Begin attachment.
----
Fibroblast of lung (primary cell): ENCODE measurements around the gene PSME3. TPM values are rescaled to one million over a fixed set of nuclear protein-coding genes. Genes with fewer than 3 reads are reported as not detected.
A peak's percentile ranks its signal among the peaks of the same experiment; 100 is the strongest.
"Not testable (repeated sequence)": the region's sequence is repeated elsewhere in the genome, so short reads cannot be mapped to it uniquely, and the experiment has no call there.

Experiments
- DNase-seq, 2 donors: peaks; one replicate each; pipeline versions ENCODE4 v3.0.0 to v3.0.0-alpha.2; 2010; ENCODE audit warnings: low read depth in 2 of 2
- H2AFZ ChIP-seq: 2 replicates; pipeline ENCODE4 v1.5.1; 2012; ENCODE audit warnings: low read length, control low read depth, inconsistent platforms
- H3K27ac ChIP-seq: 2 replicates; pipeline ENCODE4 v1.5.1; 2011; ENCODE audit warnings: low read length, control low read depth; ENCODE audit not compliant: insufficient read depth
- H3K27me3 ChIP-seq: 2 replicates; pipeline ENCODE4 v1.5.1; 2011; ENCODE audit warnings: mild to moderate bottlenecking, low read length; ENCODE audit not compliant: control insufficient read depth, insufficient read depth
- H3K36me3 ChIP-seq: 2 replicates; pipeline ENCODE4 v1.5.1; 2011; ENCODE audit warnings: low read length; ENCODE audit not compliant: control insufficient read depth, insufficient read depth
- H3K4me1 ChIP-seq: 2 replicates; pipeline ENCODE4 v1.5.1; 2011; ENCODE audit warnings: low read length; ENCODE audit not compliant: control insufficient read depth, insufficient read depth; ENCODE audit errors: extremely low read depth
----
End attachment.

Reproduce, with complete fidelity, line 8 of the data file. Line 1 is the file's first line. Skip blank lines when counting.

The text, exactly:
- H3K27me3 ChIP-seq: 2 replicates; pipeline ENCODE4 v1.5.1; 2011; ENCODE audit warnings: mild to moderate bottlenecking, low read length; ENCODE audit not compliant: control insufficient read depth, insufficient read depth